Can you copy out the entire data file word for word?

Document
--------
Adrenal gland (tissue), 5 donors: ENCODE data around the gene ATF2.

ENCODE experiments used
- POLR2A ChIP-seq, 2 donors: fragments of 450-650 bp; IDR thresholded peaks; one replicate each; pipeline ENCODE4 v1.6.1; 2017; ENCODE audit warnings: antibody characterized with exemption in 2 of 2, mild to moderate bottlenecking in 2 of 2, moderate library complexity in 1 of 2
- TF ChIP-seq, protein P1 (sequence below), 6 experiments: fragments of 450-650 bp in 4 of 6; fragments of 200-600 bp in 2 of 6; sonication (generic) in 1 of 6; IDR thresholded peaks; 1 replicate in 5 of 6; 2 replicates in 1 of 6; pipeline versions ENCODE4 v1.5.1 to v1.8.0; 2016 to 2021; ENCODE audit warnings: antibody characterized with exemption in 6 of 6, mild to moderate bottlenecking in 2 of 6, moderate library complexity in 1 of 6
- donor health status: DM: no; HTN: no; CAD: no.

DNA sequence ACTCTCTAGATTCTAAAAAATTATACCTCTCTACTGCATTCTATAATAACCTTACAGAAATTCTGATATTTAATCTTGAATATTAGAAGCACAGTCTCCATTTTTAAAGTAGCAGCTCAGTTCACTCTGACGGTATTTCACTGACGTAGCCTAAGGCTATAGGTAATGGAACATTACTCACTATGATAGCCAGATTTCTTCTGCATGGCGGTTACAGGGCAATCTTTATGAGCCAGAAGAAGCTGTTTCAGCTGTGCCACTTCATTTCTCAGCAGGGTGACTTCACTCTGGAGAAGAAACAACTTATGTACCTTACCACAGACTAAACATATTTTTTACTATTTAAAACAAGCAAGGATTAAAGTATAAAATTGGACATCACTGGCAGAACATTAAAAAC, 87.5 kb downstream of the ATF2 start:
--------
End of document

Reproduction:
Adrenal gland (tissue), 5 donors: ENCODE data around the gene ATF2.

ENCODE experiments used
- POLR2A ChIP-seq, 2 donors: fragments of 450-650 bp; IDR thresholded peaks; one replicate each; pipeline ENCODE4 v1.6.1; 2017; ENCODE audit warnings: antibody characterized with exemption in 2 of 2, mild to moderate bottlenecking in 2 of 2, moderate library complexity in 1 of 2
- TF ChIP-seq, protein P1 (sequence below), 6 experiments: fragments of 450-650 bp in 4 of 6; fragments of 200-600 bp in 2 of 6; sonication (generic) in 1 of 6; IDR thresholded peaks; 1 replicate in 5 of 6; 2 replicates in 1 of 6; pipeline versions ENCODE4 v1.5.1 to v1.8.0; 2016 to 2021; ENCODE audit warnings: antibody characterized with exemption in 6 of 6, mild to moderate bottlenecking in 2 of 6, moderate library complexity in 1 of 6
- donor health status: DM: no; HTN: no; CAD: no.

DNA sequence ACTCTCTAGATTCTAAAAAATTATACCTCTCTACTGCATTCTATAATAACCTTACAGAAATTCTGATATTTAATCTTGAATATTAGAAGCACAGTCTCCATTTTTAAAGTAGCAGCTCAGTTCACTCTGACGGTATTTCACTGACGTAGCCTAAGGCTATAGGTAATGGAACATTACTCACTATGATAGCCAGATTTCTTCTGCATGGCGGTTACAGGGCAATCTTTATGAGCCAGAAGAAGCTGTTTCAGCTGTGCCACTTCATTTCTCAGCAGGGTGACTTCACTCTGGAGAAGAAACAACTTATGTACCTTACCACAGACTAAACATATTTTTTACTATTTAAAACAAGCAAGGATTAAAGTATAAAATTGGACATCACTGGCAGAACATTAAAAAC, 87.5 kb downstream of the ATF2 start: